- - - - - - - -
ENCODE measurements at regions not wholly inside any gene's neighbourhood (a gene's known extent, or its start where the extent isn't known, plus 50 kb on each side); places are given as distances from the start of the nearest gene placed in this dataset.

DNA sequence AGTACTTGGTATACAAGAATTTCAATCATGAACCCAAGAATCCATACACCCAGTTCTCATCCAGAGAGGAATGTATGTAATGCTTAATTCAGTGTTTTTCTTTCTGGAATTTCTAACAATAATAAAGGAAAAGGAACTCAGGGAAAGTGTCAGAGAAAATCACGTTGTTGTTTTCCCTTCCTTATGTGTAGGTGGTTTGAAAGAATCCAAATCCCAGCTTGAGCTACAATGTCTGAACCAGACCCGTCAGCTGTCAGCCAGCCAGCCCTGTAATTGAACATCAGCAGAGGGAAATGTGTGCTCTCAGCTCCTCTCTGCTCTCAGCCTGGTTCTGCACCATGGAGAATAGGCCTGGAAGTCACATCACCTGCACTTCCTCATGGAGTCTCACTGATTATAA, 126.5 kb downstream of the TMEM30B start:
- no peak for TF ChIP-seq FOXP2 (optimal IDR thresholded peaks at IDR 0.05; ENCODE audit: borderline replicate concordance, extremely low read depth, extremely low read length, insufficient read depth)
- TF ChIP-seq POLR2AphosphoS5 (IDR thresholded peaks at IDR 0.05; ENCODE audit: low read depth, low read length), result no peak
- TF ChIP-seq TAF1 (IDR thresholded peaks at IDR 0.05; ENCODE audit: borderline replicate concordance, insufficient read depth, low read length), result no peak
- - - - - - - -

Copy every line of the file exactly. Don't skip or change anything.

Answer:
ENCODE measurements at regions not wholly inside any gene's neighbourhood (a gene's known extent, or its start where the extent isn't known, plus 50 kb on each side); places are given as distances from the start of the nearest gene placed in this dataset.

DNA sequence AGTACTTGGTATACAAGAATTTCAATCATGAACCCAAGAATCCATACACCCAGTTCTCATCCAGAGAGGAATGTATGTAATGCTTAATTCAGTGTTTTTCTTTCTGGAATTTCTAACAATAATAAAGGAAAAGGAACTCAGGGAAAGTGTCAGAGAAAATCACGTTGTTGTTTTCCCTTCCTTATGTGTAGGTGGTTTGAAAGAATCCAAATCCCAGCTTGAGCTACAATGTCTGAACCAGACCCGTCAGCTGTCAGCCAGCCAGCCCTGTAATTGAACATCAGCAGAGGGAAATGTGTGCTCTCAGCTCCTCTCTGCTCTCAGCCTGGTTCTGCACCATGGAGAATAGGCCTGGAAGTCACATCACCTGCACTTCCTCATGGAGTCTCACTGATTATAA, 126.5 kb downstream of the TMEM30B start:
- no peak for TF ChIP-seq FOXP2 (optimal IDR thresholded peaks at IDR 0.05; ENCODE audit: borderline replicate concordance, extremely low read depth, extremely low read length, insufficient read depth)
- TF ChIP-seq POLR2AphosphoS5 (IDR thresholded peaks at IDR 0.05; ENCODE audit: low read depth, low read length), result no peak
- TF ChIP-seq TAF1 (IDR thresholded peaks at IDR 0.05; ENCODE audit: borderline replicate concordance, insufficient read depth, low read length), result no peak